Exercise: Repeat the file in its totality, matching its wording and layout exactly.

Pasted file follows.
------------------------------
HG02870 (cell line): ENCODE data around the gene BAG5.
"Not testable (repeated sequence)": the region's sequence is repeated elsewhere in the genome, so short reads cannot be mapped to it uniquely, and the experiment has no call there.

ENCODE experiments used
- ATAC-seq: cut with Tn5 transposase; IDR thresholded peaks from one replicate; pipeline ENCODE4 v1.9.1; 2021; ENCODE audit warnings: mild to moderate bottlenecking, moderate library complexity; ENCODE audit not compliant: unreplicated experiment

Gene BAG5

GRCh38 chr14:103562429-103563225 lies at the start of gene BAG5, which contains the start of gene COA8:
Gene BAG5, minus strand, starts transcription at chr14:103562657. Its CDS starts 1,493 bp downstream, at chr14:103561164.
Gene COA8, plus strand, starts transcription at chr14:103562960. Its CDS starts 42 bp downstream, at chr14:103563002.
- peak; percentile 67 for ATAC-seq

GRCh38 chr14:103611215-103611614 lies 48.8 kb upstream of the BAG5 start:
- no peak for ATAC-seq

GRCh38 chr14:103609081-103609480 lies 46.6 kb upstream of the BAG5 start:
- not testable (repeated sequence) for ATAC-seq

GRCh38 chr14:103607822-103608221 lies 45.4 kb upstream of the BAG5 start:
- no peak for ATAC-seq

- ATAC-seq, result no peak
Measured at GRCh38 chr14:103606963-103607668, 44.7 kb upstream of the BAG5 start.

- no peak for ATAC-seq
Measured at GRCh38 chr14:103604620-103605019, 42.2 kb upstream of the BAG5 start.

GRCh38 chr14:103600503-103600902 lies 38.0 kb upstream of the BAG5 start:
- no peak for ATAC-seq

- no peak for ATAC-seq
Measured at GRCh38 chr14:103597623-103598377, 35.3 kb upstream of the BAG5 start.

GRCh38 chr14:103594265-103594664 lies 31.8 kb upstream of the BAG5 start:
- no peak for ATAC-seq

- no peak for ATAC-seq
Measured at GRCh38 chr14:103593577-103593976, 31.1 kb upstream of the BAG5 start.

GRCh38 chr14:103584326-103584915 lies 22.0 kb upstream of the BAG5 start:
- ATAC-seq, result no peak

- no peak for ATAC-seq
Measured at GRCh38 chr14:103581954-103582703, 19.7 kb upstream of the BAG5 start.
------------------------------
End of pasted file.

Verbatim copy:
HG02870 (cell line): ENCODE data around the gene BAG5.
"Not testable (repeated sequence)": the region's sequence is repeated elsewhere in the genome, so short reads cannot be mapped to it uniquely, and the experiment has no call there.

ENCODE experiments used
- ATAC-seq: cut with Tn5 transposase; IDR thresholded peaks from one replicate; pipeline ENCODE4 v1.9.1; 2021; ENCODE audit warnings: mild to moderate bottlenecking, moderate library complexity; ENCODE audit not compliant: unreplicated experiment

Gene BAG5

GRCh38 chr14:103562429-103563225 lies at the start of gene BAG5, which contains the start of gene COA8:
Gene BAG5, minus strand, starts transcription at chr14:103562657. Its CDS starts 1,493 bp downstream, at chr14:103561164.
Gene COA8, plus strand, starts transcription at chr14:103562960. Its CDS starts 42 bp downstream, at chr14:103563002.
- peak; percentile 67 for ATAC-seq

GRCh38 chr14:103611215-103611614 lies 48.8 kb upstream of the BAG5 start:
- no peak for ATAC-seq

GRCh38 chr14:103609081-103609480 lies 46.6 kb upstream of the BAG5 start:
- not testable (repeated sequence) for ATAC-seq

GRCh38 chr14:103607822-103608221 lies 45.4 kb upstream of the BAG5 start:
- no peak for ATAC-seq

- ATAC-seq, result no peak
Measured at GRCh38 chr14:103606963-103607668, 44.7 kb upstream of the BAG5 start.

- no peak for ATAC-seq
Measured at GRCh38 chr14:103604620-103605019, 42.2 kb upstream of the BAG5 start.

GRCh38 chr14:103600503-103600902 lies 38.0 kb upstream of the BAG5 start:
- no peak for ATAC-seq

- no peak for ATAC-seq
Measured at GRCh38 chr14:103597623-103598377, 35.3 kb upstream of the BAG5 start.

GRCh38 chr14:103594265-103594664 lies 31.8 kb upstream of the BAG5 start:
- no peak for ATAC-seq

- no peak for ATAC-seq
Measured at GRCh38 chr14:103593577-103593976, 31.1 kb upstream of the BAG5 start.

GRCh38 chr14:103584326-103584915 lies 22.0 kb upstream of the BAG5 start:
- ATAC-seq, result no peak

- no peak for ATAC-seq
Measured at GRCh38 chr14:103581954-103582703, 19.7 kb upstream of the BAG5 start.